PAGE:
One teacher, one conversation

She was raised by a loving but strict and religious father.  She studied hard, not wanting to disappoint him. He worked long hours, so she often came home to an empty house and studied alone.  From the time she was fourteen, she had a job and bought her own things.  At fifteen, she started to see the world differently than her family did.  She felt torn between conformity and a growing desire for independence.  But to talk about her feelings outside of her family felt disloyal. 

And then a single conversation in Cynthia Castillo’s 10th grade English class changed her life.  In the assigned book, the heroine was clashing with her parents over values, a conflict that resonated with Cynthia. She found herself raising her hand in class.  All the questions that had been nagging at her, the feelings of isolation and conflict that she could not express personally, were somehow possible to ask when they were about the character.  What if you had different values than your parents?  Who’s right?  Who’s wrong?  What’s true here?

 It was a supposedly academic question framed as literary response. But instead of launching into a textual analysis, the teacher stopped the class right there.  Let’s talk about what’s really true here, the teacher said.  Who here fights with their parents?  Who clashes about values? The whole class put down their books and talked.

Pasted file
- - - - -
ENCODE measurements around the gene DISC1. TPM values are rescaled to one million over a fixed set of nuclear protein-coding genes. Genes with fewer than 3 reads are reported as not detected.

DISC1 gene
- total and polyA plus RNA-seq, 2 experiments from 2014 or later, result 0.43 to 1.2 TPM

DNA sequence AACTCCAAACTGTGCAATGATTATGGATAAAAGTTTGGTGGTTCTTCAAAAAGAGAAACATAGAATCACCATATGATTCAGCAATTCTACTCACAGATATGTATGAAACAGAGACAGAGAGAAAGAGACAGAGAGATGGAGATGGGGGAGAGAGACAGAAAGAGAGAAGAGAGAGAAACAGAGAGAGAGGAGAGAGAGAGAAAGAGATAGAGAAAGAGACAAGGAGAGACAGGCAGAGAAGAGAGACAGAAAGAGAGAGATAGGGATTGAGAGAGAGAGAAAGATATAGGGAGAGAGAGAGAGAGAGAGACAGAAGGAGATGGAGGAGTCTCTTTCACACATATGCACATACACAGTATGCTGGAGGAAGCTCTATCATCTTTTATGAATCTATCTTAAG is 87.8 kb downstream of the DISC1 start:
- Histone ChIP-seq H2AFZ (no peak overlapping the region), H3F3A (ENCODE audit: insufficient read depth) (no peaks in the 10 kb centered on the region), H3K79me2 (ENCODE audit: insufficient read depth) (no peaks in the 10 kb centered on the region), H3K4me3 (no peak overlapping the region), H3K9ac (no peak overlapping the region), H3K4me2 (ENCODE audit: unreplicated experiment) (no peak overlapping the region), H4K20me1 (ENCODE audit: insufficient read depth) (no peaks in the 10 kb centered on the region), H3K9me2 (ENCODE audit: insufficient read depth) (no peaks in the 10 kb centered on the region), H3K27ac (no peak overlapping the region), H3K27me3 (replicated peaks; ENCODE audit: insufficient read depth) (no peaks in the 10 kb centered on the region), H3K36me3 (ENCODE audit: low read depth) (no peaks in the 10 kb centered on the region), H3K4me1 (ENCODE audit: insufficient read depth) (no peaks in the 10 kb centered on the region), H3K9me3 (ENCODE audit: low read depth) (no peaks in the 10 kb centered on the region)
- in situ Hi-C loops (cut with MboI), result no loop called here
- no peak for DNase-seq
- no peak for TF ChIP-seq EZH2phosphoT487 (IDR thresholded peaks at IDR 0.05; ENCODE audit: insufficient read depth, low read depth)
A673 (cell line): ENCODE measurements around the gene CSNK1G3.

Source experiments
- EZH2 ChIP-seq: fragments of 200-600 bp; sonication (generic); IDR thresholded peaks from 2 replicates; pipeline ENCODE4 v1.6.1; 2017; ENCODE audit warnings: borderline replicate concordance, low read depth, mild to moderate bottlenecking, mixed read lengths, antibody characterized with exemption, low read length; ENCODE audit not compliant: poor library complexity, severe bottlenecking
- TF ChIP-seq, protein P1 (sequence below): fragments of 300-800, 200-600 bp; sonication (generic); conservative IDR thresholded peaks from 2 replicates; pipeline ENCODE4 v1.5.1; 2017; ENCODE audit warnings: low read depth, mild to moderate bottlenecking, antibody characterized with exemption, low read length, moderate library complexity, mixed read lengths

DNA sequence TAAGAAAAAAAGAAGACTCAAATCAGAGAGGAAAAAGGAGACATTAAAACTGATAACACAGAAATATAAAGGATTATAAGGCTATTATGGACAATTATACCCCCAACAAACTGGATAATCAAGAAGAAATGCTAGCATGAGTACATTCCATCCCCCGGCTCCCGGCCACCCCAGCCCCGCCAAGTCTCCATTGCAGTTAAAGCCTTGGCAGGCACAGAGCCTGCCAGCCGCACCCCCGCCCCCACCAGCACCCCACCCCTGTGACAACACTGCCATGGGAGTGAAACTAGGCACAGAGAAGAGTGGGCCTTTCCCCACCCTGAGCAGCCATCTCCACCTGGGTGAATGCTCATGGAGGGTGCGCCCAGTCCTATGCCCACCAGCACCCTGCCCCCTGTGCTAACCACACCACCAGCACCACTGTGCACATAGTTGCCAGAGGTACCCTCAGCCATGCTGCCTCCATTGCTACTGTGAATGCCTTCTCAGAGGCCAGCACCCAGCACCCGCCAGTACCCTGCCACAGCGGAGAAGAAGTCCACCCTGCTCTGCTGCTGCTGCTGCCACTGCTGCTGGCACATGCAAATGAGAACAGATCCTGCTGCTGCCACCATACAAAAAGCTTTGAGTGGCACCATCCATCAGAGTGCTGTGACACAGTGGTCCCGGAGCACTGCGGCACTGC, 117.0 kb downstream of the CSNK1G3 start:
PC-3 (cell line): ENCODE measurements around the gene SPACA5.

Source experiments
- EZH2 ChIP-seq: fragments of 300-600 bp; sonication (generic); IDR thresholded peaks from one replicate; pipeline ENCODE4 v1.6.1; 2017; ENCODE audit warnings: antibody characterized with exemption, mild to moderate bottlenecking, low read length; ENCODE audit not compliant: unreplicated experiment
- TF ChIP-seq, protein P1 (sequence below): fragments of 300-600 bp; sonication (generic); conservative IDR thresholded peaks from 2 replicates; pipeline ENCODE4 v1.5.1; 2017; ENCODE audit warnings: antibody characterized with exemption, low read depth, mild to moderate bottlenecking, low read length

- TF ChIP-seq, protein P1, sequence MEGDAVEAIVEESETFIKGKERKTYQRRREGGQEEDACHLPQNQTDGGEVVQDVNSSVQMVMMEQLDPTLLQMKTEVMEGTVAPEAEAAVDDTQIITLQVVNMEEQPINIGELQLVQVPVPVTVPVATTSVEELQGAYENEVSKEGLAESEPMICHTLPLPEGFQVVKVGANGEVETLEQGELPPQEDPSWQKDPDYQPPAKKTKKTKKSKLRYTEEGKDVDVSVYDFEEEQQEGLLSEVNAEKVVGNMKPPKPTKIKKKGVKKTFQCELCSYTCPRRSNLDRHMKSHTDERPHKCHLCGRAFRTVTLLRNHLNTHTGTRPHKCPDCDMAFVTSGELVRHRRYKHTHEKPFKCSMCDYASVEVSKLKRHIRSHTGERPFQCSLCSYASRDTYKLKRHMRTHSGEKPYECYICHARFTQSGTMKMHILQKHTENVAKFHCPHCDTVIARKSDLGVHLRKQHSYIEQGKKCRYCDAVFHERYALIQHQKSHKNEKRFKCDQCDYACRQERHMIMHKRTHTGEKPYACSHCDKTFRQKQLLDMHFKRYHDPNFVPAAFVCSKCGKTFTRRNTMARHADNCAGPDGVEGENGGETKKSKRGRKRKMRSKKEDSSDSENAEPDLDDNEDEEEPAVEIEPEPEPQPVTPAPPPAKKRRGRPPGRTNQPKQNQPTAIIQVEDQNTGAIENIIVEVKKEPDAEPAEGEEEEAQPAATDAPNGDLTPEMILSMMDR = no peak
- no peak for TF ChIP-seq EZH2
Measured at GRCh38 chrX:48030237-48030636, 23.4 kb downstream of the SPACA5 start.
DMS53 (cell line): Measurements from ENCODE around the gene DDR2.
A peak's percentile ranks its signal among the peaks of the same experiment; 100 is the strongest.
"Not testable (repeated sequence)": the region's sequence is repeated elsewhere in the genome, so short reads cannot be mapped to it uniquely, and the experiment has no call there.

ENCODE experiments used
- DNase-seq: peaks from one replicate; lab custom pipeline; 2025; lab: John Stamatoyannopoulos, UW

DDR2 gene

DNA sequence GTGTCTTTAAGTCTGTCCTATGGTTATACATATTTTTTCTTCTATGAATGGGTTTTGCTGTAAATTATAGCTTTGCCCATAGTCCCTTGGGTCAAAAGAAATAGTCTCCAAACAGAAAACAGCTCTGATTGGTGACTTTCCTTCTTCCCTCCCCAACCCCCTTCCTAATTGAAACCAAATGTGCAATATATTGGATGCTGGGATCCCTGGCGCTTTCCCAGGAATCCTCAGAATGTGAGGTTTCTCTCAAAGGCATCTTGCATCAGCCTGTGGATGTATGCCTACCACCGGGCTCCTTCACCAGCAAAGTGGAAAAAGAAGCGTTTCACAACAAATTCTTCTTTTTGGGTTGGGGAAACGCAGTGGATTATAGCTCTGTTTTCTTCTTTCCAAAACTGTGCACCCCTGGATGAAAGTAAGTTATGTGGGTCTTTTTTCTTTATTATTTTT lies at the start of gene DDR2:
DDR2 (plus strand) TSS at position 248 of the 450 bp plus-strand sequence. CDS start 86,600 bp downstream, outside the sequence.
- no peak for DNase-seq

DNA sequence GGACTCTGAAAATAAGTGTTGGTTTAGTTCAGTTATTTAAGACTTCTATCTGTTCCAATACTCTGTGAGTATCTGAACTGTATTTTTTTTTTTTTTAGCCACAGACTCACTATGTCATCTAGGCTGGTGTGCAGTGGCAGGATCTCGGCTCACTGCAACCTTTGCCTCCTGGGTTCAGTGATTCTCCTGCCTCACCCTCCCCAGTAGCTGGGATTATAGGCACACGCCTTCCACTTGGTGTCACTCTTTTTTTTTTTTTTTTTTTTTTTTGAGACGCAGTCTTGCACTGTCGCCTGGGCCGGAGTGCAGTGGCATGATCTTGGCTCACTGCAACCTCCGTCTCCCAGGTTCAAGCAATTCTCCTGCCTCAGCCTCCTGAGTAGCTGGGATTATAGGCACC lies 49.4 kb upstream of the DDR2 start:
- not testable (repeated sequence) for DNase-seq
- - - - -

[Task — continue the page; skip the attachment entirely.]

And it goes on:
For the first time, Cynthia remembers, the class had what she calls “a real conversation.”  It wasn’t about the book any more.  It was about the actual experience of kids like her who were, she saw for the first time, also struggling with feelings of isolation and conflict, torn between pleasing their parents and finding their own identities.

She realized she wasn’t alone.  After that day, she began to express herself more. She realized that literature made it easier to talk about the things that really mattered, even the difficult ones–loneliness, heartbreak, anger, fear—because literature gave you a little distance, it gave you characters, it gave you the safety of not necessarily talking directly about your own life.  It let you channel your feelings into the rigor of a discipline.  She started taking Drama classes, throwing her emotions into the characters she played.  She found that she loved being onstage.  She blossomed academically and attended UCLA.

She realized she wanted to become a teacher.  One teacher changed the course of her life.  What if she could do the same for others?  How many quiet kids were out there, feeling isolated and afraid to speak out?

Today, Cynthia Castillo teaches English at Augustus Hawkins High School in South Central Los Angeles.  Slender, with glasses and long hair to her waist, she looks young enough to be a student herself, though in fact she is close to thirty.  The school serves the local neighborhood, but offers some of the qualities of a “choice” school because it’s broken into three pilot schools, each with a separate mission and focus but all under the umbrella of community action.